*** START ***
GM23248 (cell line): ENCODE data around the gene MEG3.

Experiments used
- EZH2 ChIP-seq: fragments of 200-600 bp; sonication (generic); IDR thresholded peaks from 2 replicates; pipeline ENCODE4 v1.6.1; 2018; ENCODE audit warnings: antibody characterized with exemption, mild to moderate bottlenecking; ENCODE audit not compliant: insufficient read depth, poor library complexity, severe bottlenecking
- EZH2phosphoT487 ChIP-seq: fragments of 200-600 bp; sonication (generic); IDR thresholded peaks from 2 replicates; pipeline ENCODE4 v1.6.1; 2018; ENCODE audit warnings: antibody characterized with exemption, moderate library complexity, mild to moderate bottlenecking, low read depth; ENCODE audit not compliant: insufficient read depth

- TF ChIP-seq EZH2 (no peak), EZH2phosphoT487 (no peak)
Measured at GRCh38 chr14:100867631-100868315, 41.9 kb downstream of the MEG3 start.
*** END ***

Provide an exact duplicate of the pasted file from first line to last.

GM23248 (cell line): ENCODE data around the gene MEG3.

Experiments used
- EZH2 ChIP-seq: fragments of 200-600 bp; sonication (generic); IDR thresholded peaks from 2 replicates; pipeline ENCODE4 v1.6.1; 2018; ENCODE audit warnings: antibody characterized with exemption, mild to moderate bottlenecking; ENCODE audit not compliant: insufficient read depth, poor library complexity, severe bottlenecking
- EZH2phosphoT487 ChIP-seq: fragments of 200-600 bp; sonication (generic); IDR thresholded peaks from 2 replicates; pipeline ENCODE4 v1.6.1; 2018; ENCODE audit warnings: antibody characterized with exemption, moderate library complexity, mild to moderate bottlenecking, low read depth; ENCODE audit not compliant: insufficient read depth

- TF ChIP-seq EZH2 (no peak), EZH2phosphoT487 (no peak)
Measured at GRCh38 chr14:100867631-100868315, 41.9 kb downstream of the MEG3 start.